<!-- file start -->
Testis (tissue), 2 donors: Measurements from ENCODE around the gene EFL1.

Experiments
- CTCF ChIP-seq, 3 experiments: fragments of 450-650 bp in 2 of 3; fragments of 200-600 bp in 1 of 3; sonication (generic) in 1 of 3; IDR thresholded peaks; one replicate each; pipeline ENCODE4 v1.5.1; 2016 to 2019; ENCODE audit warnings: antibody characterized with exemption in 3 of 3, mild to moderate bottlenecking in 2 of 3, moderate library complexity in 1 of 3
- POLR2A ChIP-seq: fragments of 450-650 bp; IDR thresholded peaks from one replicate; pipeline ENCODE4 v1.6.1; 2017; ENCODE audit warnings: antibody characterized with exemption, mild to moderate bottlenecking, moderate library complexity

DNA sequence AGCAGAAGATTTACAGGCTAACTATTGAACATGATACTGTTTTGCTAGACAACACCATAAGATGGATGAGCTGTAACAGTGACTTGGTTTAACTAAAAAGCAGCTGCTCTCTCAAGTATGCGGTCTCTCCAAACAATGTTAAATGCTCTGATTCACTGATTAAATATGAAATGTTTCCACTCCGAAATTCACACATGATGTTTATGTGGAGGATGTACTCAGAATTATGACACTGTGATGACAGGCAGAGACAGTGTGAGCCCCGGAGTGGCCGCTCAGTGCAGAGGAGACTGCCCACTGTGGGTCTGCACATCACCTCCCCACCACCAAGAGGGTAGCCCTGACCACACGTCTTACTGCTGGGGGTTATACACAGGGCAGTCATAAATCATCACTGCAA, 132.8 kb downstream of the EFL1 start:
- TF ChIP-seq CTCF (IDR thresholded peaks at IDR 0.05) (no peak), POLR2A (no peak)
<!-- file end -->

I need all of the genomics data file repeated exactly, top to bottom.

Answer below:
Testis (tissue), 2 donors: Measurements from ENCODE around the gene EFL1.

Experiments
- CTCF ChIP-seq, 3 experiments: fragments of 450-650 bp in 2 of 3; fragments of 200-600 bp in 1 of 3; sonication (generic) in 1 of 3; IDR thresholded peaks; one replicate each; pipeline ENCODE4 v1.5.1; 2016 to 2019; ENCODE audit warnings: antibody characterized with exemption in 3 of 3, mild to moderate bottlenecking in 2 of 3, moderate library complexity in 1 of 3
- POLR2A ChIP-seq: fragments of 450-650 bp; IDR thresholded peaks from one replicate; pipeline ENCODE4 v1.6.1; 2017; ENCODE audit warnings: antibody characterized with exemption, mild to moderate bottlenecking, moderate library complexity

DNA sequence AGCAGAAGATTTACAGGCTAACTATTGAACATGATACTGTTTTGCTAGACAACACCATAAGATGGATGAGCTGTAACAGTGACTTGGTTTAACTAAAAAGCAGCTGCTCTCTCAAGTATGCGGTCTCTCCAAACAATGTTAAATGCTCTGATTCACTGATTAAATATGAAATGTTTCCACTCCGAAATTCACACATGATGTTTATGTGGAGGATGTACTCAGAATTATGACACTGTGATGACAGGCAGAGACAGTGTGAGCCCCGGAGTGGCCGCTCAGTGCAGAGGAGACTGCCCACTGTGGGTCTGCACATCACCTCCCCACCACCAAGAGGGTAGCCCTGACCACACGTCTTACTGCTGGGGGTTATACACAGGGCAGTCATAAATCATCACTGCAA, 132.8 kb downstream of the EFL1 start:
- TF ChIP-seq CTCF (IDR thresholded peaks at IDR 0.05) (no peak), POLR2A (no peak)